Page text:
For the very first time in my life (and hopefully the last) I am honestly desperate for this season to reach its deadline as soon as humanly possible. The possibility of Chelsea, City or Liverpool winning the title is a certainly objectionable prospect. Additionally, finishing 7th is something that is completely alien to me and may force me into some mentally paralytic condition, which is very bad because the moment the season ends my GCSEs get underway for exactly a month and then the world cup comes round and I have to suffer all over again for 3 games at least. Oh football, you bastard.
Nonetheless, I am of course excited to clear the David Moyes slate and move on to brighter things for the season ahead. What is guaranteed is that there will be a new manager as well as new additions to a dilapidated squad which has suffered for various reasons in the past 9 months. But what is going to happen to the current loanees who were marshalled by David Moyes? The introduction of youth in the early stages of the season is something that is always greeted with a sense of expectancy and hope.
Unarguably, the most documented loanee that is likely to return next season is 21 year old Wilfred Zaha. The flamboyant and shrewd winger turned countless heads as his endeavours almost single handily guided Crystal Palace to the premier league last year. He proved to be the last of Sir Alex Fergusons 99 signings and was heavily tipped to provide that flair and raw talent that hadn’t been present with the likes of Antonio Valencia and Ashley Young. He was conceivably unfairly shunted to one side by David Moyes due to his lack of level headedness and naivety in his game. Zaha certainly didn’t seem like a ‘Moyes player’ and after prevalent allegations about things he did with Moyes’s daughter it wasn’t much of a surprise to see him go out on loan to Cardiff City. This seemed like a profitable move for the young Englishman as he would be experiencing football at the highest level on a frequent basis. There was talk of him making an outside bid to be on the plane to the World Cup, but now these claims seem quite laughable. Unfortunately, Zaha has had a rather nightmarish time in South Wales.
Of all the signings Solskjaer made at the turn of the year it is perhaps Zaha who has disappointed the most, one could forgive the likes of Magnus Eikrem, Jo Inge Berget or even Kenwyne Jones for failing to capture the imagination, but Zaha was supposed to be different. He has no goals to his name and one assist. His highlights at Cardiff are extremely limited, his recognizable lack of mazy runs and ‘bums off seat’ moments have consigned him to only being able to make four starts for the Bluebirds. His attitude at times has seemed lackluster and hasn’t seemed too interested to track back or drop into less attacking areas to receive the ball. The main issue is that Cardiff turned out to be the wrong club for him. When you are fighting for survival you require a ‘socks around the ankles’ player who throws his own interests out the window and consigns himself to throwing himself in front of everything and producing really gritty performances. Zaha just doesn’t fit into that category.
Will he succeed at Manchester United then?
He certainly has a much better chance of excelling at a club who will be most likely be playing an attacking brand of football next season with some more capable players around him. Zaha’s success at United hinges immensely on his commitment to the cause.
The next player with a relatively high profile is another Englishman in the form of Jesse Lingard. He is an attacking midfielder who can play centrally or out wide, he’s a notably positive player who enjoys running at defenders and has a lovely knack of weighing his layoffs and short passes almost perfectly. It’s clear that he has an eye for goal as well; I remember thinking that Moyes should have whisked him away from Leicester the day after he netted four goals on debut for the club. His positioning and striker’s instinct as well as his measured finishing forced me into believing that he was worthy of a place on the United bench at least; and that leaving him in the Championship would have been an uneducated idea. He seems to be enjoying his time in the 2nd tier; netting 9 goals and providing 7 assists in 27 appearances for Leicester and Brighton and Hove Albion. I think it’s unlikely that we will see too much of him next season, but he must certainly remain an integral part of the clubs future.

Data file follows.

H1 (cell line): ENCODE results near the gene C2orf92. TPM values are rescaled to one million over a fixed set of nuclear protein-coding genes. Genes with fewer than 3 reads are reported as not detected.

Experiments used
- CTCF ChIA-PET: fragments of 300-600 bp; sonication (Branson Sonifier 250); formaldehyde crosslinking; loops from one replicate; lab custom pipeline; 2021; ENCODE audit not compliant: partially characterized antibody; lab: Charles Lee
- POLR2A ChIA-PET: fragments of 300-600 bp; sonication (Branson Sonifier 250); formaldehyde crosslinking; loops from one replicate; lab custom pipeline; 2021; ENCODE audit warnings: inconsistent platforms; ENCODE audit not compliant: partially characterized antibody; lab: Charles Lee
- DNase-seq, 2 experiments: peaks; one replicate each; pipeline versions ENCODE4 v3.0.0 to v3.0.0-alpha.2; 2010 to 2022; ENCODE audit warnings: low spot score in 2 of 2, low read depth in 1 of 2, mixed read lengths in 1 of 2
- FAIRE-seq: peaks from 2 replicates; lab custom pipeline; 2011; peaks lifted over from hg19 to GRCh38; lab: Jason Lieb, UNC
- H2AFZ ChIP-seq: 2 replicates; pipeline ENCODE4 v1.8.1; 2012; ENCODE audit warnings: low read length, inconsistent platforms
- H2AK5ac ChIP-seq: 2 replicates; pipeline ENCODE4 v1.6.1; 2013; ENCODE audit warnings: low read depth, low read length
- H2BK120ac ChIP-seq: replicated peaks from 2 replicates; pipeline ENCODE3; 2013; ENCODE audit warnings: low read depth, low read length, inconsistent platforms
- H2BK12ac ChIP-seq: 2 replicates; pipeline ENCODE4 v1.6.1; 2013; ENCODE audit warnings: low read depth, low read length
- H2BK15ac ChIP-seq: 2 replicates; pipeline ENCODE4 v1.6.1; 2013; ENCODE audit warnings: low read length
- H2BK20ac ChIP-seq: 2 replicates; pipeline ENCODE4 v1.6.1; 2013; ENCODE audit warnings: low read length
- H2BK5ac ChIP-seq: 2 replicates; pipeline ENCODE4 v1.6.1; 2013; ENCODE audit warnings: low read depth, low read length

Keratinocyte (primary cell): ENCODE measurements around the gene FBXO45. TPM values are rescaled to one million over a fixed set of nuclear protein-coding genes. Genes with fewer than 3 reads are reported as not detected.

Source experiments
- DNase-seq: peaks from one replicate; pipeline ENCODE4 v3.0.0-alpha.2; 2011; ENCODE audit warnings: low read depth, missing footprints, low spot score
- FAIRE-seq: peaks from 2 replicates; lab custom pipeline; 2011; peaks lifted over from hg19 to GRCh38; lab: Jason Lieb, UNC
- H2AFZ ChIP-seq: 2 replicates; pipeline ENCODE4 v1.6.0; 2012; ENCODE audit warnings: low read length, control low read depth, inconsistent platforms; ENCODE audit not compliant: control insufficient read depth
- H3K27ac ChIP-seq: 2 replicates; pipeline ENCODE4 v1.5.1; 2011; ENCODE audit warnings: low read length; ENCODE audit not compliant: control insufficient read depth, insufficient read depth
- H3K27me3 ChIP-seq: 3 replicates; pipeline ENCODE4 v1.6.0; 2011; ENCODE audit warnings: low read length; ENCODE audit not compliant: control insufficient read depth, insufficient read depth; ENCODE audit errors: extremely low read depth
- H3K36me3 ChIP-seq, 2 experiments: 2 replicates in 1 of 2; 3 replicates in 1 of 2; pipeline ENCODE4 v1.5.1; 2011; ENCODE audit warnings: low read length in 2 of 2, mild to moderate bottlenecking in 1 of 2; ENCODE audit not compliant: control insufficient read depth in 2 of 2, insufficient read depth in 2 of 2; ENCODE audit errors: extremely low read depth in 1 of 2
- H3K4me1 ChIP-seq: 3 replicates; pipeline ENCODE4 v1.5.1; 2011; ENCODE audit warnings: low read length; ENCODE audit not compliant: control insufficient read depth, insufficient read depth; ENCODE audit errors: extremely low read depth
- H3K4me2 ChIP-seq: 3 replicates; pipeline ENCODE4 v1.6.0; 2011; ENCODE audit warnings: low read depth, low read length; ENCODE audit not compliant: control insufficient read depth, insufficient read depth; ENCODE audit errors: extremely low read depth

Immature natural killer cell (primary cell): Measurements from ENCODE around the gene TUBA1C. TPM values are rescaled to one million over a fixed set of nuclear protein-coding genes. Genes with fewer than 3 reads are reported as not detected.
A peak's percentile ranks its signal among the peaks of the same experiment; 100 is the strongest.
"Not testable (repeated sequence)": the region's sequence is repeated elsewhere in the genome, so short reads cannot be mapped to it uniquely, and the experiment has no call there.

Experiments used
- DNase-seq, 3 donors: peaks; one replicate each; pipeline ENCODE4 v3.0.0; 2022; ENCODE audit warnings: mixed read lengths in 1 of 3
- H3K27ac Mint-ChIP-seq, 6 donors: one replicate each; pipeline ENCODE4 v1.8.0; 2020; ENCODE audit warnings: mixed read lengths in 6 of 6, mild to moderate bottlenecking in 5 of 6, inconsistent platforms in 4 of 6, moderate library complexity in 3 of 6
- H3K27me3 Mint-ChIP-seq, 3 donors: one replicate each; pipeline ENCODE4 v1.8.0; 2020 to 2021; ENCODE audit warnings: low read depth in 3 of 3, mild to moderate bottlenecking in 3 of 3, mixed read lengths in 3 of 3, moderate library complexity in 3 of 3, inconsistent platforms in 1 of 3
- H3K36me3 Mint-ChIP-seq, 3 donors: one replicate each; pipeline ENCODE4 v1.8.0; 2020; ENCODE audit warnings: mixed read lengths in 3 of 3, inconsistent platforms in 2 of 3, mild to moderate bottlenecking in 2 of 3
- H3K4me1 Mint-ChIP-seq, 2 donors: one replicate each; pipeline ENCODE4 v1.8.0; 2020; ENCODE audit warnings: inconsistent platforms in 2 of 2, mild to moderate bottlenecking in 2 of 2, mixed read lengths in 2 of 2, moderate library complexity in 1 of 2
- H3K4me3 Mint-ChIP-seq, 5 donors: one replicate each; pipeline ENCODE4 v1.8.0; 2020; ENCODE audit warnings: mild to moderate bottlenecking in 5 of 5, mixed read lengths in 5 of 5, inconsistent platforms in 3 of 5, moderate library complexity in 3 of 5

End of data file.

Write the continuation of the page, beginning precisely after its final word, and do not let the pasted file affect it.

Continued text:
Thirdly, I must acknowledge the endeavours made by midfielder Nick Powell during the course of this season. He has scored 13 goals and made 3 assists in 41 appearances for a promotion chasing Wigan Athletic, he seems to have gained invaluable experience at the Championship side. At the tender age of 20 he has had a prosperous spell with the Latics. His positioning seems far more educated attacking wise and has developed more of an abrasive style to his game, he no longer shy’s away from doing the ugly bits of the game such as covering for other forward runners or making unselfish runs off the ball in order to open up space. He clearly has areas in which to improve on. His long passing is a part of his game that requires bettering. His decision making in situations of high intensity can be hesitant and ill-judged at times but that certainly improves with age.
He has been used in a more attacking role at Wigan meaning that it is unclear where his best position lies. Should the shape of the United team change with the introduction of a new manager next season he may face an increased chance of being able to fit into a the United team more often than he did under Sir Alex. He certainly deserves his chance to prove himself at Manchester United next season. The introduction of youth into a team should always be something that is considered at United no matter who the manager is. Especially in the situation the club finds itself in.